Murphy to publish Tax Transparency BillPosted March 21st, 2012
Following the announcement today that the UK Chancellor is to give each tax payer in the UK a detailed breakdown annually of how the government spends their taxes, Fine Gael TD Eoghan Murphy (Dublin South East) has called on the Irish government to do the same. Murphy has been preparing a Tax Transparency Bill and is to publish it shortly.
Commenting on Chancellor Osborne’s announcement, Murphy said: “Ireland should follow the UK’s lead here in bringing greater transparency to public finances and highlighting the relationship between what people pay in tax to central government and how that money is spent.”
“When I heard of Ben Gummer MP’s proposal back in January I thought it was an interesting idea. My office was in touch with his and we’ve been doing our own research and work on a ‘Tax Transparency’ Bill since then. The Bill is at an advanced stage and we should be publishing it before the Easter recess. It won’t look too different to what the UK Chancellor has announced today. It’s a good idea and we should adopt it.”
“Open government is good government. We have a responsibility to let the people know directly how we are spending their money. They can then make their own judgements after that. But overall it should greatly inform the debate that the public has before and after each new budget. It’s especially relevant at the moment given that we are engaged in such a dramatic correction of the national finances and money is scarce.”
The Bill will include the central element of an annual statement to taxpayers, summarising how the tax they paid was spent in the previous year and then breaking that amount down in to percentages and the actual monetary amounts that were allocated to different areas. It would give a breakdown of money spent on behalf of each individual on things like education, health, social welfare, debt repayments and government itself for example. Estimates for the coming year would also be provided.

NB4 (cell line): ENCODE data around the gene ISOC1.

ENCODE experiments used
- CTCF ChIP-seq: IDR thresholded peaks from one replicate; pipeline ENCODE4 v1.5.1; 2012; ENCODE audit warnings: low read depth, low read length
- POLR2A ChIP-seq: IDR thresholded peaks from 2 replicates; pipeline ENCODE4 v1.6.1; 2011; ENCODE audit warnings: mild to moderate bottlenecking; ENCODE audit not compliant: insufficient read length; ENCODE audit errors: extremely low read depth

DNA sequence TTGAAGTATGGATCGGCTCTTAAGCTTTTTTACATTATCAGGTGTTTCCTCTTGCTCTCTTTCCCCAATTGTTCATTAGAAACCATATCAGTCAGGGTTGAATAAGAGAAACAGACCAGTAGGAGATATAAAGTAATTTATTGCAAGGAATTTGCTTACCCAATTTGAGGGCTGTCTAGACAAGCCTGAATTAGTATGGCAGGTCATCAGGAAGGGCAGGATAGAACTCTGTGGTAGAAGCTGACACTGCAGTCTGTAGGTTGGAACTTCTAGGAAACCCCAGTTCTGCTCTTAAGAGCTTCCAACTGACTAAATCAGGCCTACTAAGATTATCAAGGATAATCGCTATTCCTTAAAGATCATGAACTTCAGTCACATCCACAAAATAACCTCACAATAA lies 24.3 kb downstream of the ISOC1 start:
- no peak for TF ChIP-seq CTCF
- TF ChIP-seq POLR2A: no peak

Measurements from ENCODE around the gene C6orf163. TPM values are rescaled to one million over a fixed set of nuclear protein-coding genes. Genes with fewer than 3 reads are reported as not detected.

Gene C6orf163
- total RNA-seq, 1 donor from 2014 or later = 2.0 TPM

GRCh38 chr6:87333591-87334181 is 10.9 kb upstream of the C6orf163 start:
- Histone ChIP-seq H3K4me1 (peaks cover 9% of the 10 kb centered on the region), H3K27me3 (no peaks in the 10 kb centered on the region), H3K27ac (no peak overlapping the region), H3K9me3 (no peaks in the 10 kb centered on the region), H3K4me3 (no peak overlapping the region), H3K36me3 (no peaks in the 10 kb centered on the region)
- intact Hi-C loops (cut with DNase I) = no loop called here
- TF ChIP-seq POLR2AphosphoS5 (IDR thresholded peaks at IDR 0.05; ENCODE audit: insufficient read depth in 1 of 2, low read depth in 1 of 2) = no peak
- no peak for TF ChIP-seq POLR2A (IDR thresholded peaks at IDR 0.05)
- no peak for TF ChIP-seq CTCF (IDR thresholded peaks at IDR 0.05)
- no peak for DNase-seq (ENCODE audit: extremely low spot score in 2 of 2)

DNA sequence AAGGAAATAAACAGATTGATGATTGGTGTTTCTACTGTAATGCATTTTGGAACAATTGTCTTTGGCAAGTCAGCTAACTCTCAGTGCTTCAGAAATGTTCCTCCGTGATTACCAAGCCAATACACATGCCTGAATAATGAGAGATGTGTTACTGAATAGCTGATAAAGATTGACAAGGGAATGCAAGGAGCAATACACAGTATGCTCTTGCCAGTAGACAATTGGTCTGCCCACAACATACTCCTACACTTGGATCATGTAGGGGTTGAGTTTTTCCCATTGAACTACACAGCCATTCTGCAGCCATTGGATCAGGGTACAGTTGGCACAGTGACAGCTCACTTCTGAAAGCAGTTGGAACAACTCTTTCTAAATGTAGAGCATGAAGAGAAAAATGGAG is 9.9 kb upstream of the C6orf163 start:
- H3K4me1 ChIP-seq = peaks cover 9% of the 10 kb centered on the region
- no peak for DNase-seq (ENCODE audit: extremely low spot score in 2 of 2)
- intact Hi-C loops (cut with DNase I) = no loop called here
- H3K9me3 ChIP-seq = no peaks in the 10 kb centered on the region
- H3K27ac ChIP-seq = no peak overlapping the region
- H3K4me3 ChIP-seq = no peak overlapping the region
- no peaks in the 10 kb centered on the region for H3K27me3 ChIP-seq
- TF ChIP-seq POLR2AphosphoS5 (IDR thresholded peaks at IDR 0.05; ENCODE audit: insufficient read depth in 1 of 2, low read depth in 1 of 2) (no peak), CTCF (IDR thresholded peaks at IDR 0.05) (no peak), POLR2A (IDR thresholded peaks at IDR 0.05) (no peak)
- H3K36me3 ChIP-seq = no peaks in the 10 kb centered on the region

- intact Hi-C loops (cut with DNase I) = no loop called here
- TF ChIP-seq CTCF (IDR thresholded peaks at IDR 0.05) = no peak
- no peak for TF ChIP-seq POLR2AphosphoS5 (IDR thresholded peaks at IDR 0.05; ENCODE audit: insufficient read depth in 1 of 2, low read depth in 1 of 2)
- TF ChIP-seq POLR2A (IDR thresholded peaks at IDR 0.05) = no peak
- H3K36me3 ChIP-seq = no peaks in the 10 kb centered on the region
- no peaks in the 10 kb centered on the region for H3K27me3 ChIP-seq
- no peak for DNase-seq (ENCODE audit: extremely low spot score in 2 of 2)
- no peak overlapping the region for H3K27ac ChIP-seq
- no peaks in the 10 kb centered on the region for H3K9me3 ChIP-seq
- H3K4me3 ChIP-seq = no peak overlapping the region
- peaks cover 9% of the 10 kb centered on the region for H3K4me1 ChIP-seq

“We’re still doing work on putting together some examples of the kind of information such a statement would provide, but very roughly, if we were to take just the 51.9 billion allocated by the government for current spending in 2012 (gross voted): a single person earning €60,000 would see that they had spent a total of €20,067 on taxes (income tax, PRSI, USC). The statement would then break this figure down and show that 17% or €3,411 of their earnings had been spent on Education, 26% or €5,217 had been spent on Health, and 40% or €8,026 had been spent on Social Protection.”
Two additional elements to the Bill will be a VAT calculator on the Department’s website which would assist people in estimating their previous VAT payments in the year and would perform a similar function to the annual statement on income tax. The other element is a proposal that would see all single expenses or payments over five thousand euro incurred by a Department published in real time on that Department’s website. “This would help people to follow the money from their own statements to the relevant Department’s spend” according to Murphy.
“I haven’t had a chance yet to sit down with Minister Noonan about this but I hope to soon. We still have some holes to fill, like when in the year the statement might issue for example. Of course this is all dependent on the Minister and the government accepting the Bill.”
Note: Re example, tax case is taken from Budget 2012, illustrative cases, example 9. Current spending percentages for 2012 (gross voted) is taken from Revised Estimates for Public Services 2012, pg.9. The example is illustrative only and more detailed examples will be provided with the publication of the Bill.
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